Is Celgene the Perfect Stock?

Every investor would love to stumble upon the perfect stock. But will you ever really find a stock that provides everything you could possibly want?

One thing's for sure: You'll never discover truly great investments unless you actively look for them. Let's discuss the ideal qualities of a perfect stock, then decide if Celgene (Nasdaq: CELG  ) fits the bill.

The quest for perfection
Stocks that look great based on one factor may prove horrible elsewhere, making due diligence a crucial part of your investing research. The best stocks excel in many different areas, including these important factors:

  • Growth. Expanding businesses show healthy revenue growth. While past growth is no guarantee that revenue will keep rising, it's certainly a better sign than a stagnant top line.
  • Margins. Higher sales mean nothing if a company can't produce profits from them. Strong margins ensure that company can turn revenue into profit.
  • Balance sheet. At debt-laden companies, banks and bondholders compete with shareholders for management's attention. Companies with strong balance sheets don't have to worry about the distraction of debt.
  • Money-making opportunities. Return on equity helps measure how well a company is finding opportunities to turn its resources into profitable business endeavors.
  • Valuation. You can't afford to pay too much for even the best companies. By using normalized figures, you can see how a stock's simple earnings multiple fits into a longer-term context.
  • Dividends. For tangible proof of profits, a check to shareholders every three months can't be beat. Companies with solid dividends and strong commitments to increasing payouts treat shareholders well.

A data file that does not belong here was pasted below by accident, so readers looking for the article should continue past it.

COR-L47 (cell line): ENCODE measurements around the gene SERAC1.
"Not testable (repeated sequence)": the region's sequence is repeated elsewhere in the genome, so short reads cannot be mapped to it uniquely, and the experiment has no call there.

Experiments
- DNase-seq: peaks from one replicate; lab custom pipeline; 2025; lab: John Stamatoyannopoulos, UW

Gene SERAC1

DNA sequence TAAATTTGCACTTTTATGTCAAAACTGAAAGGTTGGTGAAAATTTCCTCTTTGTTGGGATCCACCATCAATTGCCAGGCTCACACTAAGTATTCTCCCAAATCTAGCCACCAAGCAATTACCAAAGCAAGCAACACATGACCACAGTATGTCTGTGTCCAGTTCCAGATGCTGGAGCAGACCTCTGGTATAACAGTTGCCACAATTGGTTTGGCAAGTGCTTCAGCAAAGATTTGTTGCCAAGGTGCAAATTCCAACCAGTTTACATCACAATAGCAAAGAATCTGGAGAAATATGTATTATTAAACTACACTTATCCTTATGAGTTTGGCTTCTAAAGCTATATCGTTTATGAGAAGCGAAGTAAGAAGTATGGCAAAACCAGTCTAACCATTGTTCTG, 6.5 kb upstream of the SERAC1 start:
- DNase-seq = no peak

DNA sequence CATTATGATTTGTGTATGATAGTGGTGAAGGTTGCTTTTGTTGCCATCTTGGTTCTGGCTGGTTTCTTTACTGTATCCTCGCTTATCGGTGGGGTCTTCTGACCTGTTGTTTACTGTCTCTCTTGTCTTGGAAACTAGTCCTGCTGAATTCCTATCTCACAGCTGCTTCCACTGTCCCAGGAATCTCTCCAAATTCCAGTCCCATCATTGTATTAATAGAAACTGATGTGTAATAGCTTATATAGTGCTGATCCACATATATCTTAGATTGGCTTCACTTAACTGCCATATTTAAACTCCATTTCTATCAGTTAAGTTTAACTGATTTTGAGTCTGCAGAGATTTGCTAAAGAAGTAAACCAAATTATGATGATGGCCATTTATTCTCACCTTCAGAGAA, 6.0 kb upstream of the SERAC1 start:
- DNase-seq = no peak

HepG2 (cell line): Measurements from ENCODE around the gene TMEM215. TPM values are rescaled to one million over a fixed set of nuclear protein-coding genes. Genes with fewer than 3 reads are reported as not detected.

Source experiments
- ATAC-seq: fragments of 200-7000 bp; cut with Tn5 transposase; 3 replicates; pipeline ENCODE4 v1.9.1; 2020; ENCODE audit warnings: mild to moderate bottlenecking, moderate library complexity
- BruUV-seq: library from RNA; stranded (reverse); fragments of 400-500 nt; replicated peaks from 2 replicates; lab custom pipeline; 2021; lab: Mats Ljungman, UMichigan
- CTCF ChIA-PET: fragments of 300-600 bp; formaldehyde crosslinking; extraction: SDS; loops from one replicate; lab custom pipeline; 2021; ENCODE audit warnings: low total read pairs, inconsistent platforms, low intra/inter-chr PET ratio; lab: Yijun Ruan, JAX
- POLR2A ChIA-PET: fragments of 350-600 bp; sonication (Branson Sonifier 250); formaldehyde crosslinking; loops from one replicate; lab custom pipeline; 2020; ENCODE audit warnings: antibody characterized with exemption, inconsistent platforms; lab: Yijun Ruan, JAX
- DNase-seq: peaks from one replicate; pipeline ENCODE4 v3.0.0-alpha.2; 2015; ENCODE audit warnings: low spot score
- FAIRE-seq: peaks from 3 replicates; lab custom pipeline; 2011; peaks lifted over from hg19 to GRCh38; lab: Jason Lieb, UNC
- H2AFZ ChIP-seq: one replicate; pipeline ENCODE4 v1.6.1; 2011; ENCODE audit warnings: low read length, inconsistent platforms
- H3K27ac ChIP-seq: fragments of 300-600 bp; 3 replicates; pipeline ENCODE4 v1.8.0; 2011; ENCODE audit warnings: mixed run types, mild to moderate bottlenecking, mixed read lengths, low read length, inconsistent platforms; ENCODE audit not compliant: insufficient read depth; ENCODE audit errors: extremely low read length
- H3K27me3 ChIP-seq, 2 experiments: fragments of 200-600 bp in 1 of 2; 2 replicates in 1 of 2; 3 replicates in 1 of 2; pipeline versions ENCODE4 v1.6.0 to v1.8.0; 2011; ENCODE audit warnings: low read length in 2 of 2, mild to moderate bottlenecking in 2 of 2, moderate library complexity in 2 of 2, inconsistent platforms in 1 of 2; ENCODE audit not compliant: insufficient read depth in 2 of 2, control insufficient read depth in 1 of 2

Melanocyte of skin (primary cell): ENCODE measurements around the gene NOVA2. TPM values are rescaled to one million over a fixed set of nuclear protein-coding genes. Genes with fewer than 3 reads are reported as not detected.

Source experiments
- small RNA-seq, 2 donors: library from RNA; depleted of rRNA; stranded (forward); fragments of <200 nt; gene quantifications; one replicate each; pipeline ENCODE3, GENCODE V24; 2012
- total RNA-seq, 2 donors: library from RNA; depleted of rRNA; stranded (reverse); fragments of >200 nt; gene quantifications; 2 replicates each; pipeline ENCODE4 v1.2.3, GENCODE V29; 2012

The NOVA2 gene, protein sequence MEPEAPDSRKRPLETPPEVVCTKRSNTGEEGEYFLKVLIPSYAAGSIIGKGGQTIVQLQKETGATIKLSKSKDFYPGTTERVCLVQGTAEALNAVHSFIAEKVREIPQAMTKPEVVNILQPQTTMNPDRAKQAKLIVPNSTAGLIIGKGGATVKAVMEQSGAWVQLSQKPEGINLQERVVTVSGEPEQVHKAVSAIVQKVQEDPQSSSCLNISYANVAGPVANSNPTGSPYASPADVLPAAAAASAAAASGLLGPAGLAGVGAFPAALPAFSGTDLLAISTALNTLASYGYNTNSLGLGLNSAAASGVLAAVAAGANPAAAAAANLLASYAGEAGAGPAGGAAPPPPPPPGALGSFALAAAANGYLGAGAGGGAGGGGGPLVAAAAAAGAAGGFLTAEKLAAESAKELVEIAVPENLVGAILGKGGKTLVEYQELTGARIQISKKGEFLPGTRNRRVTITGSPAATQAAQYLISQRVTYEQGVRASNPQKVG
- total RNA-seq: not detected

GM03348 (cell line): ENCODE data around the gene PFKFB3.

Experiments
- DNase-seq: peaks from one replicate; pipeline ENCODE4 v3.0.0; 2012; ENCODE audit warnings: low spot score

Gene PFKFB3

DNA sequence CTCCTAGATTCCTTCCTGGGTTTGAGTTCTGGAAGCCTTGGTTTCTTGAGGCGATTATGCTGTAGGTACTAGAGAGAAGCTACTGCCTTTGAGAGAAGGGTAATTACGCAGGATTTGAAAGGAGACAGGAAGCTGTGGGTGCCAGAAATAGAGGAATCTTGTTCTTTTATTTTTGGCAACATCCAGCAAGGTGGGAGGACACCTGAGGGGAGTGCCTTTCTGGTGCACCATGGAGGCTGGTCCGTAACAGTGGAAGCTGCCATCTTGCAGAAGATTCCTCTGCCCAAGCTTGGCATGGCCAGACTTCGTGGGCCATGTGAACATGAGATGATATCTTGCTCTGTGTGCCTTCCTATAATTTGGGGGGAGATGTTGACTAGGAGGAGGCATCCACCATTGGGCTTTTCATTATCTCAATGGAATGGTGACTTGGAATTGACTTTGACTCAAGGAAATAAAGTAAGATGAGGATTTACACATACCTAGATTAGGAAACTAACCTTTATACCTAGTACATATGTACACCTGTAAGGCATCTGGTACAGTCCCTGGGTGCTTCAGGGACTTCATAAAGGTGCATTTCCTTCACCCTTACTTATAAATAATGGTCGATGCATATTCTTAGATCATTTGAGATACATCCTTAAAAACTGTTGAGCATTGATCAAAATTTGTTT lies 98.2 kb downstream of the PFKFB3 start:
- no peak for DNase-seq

With those factors in mind, let's take a closer look at Celgene.

Factor What We Want to See Actual Pass or Fail?
Growth 5-year annual revenue growth > 15% 46.5% Pass
  1-year revenue growth > 12% 34.8% Pass
Margins Gross margin > 35% 92.5% Pass
  Net margin > 15% 24.3% Pass
Balance Sheet Debt to equity < 50% 21.2% Pass
  Current ratio > 1.3 4.06 Pass
Opportunities Return on equity > 15% 16.9% Pass
Valuation Normalized P/E < 20 35.28 Fail
Dividends Current yield > 2% 0.0% Fail
  5-year dividend growth > 10% 0.0% Fail
       
  Total Score   7 out of 10

Source: Capital IQ, a division of Standard & Poor's. Total score = number of passes.

With a score of seven, Celgene puts in an impressive showing. The big biotech has shown plenty of strength in recent years, but it still needs future success to continue its quest for perfection.

Much of Celgene's success comes from its cancer drug Revlimid. Despite recent concerns that the drug may increase the incidence of secondary cancers, the drug still accounts for 70% of the company's revenue.

With competitor Genzyme (Nasdaq: GENZ  ) finally moving forward with its acquisition by sanofi-aventis (NYSE: SNY  ) , Celgene can't rest on its laurels. To try to boost its pipeline, Celgene bought Abraxis Bioscience last June, giving it the rights to Abraxis' cancer drug Abraxane.

Where Celgene falls short on our 10-point scale is in its failure to pay a dividend, unlike big pharma stocks such as Pfizer (NYSE: PFE  ) and Merck (NYSE: MRK  ) . Yet as Fool biotech expert Brian Orelli points out, companies such as Celgene are better served if they can fund a blockbuster drug rather than simply returning capital to shareholders.